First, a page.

The Race for U.N. Secretary-General Is Rigged

FP: The U.N. secretary-general is the world’s chief diplomat, but most of the world doesn’t get much say in who gets the nod. In the end, it’s the U.N. Security Council’s five permanent veto-wielding powers (the P5) — Britain, China, France, Russia, and the United States — that decide.

With elections still nearly a year and a half off, eager hopefuls have begun positioning themselves to succeed Ban Ki-moon as the U.N.’s secretary-general, a job high on prestige but low on real power. At this stage there is no clear front-runner. But diplomats say the candidates include a Lithuanian president, a pair of former prime ministers from Australia and New Zealand, and presidents and foreign ministers from several Latin American countries. They are facing mounting calls from a coalition of governments and advocacy groups to make their case to the wider world through public debates and addresses to the U.N. General Assembly in addition to their back-channel talks with the United States and other major powers.

“The secretary-general is not only the secretary-general of the P5 or of the Security Council — it’s the secretary-general of all of us,” Switzerland’s ambassador to the United Nations, Paul Seger, said in an interview. The rest of the U.N. membership, he said, should “at least have a viewpoint, or give an indication, or even make recommendations to the Security Council about who could be a good candidate.”

For now, at least, the race for the premier diplomatic job is playing out discreetly in midtown Manhattan coffee bars, diplomatic missions, and foreign-policy conference halls. Only a handful of the candidates’ governments have publicly announced their candidates’ plans to campaign. Those who let on publicly that they are pursuing the job run the risk of exposing themselves to an early elimination. “None of us would be prepared to say publicly, ‘Yes, we’re running,’ because there is a risk that if you get exposed too early, everybody will shoot at you,” said one well-known candidate — who spoke on condition of anonymity. “But we have been running into each other at airports and speaking at the same conferences.”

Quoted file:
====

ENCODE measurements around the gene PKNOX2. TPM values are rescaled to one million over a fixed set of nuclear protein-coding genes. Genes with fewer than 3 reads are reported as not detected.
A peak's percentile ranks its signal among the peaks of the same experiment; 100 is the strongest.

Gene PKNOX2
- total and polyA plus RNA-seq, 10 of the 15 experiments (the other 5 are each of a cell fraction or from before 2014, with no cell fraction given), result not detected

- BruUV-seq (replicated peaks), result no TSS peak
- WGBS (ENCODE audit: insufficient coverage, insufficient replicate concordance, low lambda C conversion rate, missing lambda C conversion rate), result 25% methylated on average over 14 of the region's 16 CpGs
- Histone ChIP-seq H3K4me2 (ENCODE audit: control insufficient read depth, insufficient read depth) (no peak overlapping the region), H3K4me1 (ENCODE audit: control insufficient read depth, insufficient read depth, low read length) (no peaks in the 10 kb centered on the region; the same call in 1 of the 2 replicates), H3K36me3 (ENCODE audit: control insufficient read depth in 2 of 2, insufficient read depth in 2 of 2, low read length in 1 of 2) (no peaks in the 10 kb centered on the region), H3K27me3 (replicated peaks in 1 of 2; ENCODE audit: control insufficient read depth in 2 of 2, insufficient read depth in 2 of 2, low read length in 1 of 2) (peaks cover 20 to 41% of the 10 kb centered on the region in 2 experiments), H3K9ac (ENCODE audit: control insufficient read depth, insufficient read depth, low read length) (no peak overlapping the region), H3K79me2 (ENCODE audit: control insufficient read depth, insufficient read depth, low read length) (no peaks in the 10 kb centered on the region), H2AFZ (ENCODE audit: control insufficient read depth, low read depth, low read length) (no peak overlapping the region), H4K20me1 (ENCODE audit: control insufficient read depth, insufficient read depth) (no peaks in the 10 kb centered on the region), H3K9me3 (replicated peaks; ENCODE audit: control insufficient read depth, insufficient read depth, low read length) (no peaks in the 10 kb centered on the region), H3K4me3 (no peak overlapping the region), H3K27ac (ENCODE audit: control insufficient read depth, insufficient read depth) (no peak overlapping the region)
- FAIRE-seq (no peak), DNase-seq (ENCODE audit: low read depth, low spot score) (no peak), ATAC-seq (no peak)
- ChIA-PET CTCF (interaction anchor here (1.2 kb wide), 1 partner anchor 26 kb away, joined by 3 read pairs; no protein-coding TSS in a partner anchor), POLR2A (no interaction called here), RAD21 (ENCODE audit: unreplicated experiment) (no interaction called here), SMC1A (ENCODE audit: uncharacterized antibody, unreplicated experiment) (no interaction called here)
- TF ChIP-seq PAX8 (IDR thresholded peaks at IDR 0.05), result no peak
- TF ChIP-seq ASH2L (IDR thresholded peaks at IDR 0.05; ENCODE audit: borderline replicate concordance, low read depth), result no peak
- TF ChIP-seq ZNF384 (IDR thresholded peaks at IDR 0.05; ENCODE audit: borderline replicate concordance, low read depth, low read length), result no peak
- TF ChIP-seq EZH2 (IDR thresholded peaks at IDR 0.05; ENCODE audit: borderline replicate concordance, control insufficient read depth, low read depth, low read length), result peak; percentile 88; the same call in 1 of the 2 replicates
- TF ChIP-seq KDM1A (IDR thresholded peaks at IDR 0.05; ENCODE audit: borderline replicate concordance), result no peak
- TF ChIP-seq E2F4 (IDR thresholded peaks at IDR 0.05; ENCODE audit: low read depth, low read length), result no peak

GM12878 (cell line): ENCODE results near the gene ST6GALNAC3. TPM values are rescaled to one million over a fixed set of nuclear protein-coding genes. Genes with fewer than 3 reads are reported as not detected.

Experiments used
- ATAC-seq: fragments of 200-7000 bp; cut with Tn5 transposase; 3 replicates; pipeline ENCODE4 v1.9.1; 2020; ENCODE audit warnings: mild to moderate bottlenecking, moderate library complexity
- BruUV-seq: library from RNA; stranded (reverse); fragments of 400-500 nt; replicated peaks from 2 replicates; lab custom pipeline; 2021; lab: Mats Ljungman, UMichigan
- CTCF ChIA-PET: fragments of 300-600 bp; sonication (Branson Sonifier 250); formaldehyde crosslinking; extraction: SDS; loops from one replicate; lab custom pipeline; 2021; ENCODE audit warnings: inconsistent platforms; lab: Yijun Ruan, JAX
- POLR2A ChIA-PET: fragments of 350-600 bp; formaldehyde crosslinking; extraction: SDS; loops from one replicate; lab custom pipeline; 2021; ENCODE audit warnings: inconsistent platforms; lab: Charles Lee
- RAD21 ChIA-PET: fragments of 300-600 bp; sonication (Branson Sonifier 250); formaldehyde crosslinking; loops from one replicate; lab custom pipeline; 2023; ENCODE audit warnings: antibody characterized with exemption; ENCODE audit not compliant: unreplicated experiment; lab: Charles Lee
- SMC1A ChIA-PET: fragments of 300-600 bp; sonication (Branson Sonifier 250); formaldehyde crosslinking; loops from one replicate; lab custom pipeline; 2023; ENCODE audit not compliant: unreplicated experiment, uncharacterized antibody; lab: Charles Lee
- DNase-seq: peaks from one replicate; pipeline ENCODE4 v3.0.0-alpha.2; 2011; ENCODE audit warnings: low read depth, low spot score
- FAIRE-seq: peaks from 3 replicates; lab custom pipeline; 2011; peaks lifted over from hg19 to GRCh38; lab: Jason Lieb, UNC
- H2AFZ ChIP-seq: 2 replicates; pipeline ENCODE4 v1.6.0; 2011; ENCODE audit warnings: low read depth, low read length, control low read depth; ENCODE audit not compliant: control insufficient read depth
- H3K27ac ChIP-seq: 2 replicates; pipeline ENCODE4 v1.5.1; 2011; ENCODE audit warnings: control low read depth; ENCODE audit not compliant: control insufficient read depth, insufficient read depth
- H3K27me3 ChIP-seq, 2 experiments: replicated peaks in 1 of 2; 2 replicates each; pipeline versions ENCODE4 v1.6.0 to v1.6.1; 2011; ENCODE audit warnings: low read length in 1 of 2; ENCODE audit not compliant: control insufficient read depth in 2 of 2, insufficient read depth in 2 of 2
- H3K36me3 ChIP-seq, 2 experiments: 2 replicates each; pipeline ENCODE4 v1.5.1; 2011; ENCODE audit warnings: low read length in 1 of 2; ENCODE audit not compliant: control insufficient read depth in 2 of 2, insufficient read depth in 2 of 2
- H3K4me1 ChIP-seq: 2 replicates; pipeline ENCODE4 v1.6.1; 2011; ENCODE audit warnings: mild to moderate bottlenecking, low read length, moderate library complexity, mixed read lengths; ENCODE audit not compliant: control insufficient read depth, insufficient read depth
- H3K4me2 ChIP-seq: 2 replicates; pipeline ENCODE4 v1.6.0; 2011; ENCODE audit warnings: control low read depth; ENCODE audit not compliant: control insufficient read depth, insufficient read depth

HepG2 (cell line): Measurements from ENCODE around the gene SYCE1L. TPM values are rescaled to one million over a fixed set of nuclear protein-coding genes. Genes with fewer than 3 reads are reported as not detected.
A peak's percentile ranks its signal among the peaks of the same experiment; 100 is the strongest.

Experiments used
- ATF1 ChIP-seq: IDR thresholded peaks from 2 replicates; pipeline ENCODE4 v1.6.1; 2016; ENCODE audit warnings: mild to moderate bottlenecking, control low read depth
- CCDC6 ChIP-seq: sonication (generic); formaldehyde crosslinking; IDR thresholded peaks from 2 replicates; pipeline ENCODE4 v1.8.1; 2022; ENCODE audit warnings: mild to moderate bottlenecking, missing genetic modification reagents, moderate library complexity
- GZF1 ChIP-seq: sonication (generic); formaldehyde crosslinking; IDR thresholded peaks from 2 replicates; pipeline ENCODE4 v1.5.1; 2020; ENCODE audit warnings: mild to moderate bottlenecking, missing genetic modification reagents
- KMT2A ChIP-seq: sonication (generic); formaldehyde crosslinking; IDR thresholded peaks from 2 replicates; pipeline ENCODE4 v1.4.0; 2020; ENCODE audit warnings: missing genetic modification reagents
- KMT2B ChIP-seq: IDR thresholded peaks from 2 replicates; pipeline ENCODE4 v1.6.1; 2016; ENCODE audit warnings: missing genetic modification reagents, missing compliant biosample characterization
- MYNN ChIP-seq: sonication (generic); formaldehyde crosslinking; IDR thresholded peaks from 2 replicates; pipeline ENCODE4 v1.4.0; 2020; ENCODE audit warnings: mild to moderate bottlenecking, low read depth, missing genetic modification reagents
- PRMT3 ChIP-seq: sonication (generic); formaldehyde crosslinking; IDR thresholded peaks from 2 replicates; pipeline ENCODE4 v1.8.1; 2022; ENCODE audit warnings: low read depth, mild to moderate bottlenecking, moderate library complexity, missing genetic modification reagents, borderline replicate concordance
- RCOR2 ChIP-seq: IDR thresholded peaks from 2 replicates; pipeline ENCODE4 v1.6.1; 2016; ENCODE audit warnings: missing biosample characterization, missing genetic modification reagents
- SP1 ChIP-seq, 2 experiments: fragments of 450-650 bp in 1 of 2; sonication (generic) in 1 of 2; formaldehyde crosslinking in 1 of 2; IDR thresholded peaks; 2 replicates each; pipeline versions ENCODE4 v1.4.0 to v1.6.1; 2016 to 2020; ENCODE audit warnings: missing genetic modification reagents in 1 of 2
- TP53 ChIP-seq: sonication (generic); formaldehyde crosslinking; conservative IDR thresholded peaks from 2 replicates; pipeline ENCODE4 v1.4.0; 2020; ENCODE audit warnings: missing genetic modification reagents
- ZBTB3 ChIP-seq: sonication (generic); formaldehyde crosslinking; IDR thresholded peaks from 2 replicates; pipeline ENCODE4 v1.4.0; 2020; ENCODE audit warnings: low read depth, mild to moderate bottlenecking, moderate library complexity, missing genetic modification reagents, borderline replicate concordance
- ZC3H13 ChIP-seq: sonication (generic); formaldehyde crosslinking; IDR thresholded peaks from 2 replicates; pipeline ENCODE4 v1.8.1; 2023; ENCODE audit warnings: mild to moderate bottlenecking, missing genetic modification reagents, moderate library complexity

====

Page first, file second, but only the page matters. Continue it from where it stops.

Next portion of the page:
6 replies

  1. The UN is the most undemocratic institution there is and is talking about democracy all the time. Hypocrisy at its height. I wish all real ‘democracy-loving’ countries (well, actually all honest countries, democratic or not) would have the courage to leave the United Nations. Of course all decisions are made in the Security Council, among the veto-holding powers. “And the others can talk and talk at the General Assembly” without any effect, as even Winston Churchill said.

  2. The Security Council had five permanent members, United States, the Soviet Union, China, France and Britain. Six other countries served two-year periods on the Council (this was increased to ten in 1965). Controversially, permanent members were given the power to veto decisions made by the Security Council. The other nations vigorously opposed the idea of the veto but it became clear that without such a favoured position the five major nations would not join the United Nations. The United States Senate ratified the United Nations treaty by a vote of 89 to 2 on 28th July, 1945.

    quoted from:

  3. We have to wait for a new UN, where issues will be decided on merit and with justice. This is already in making.

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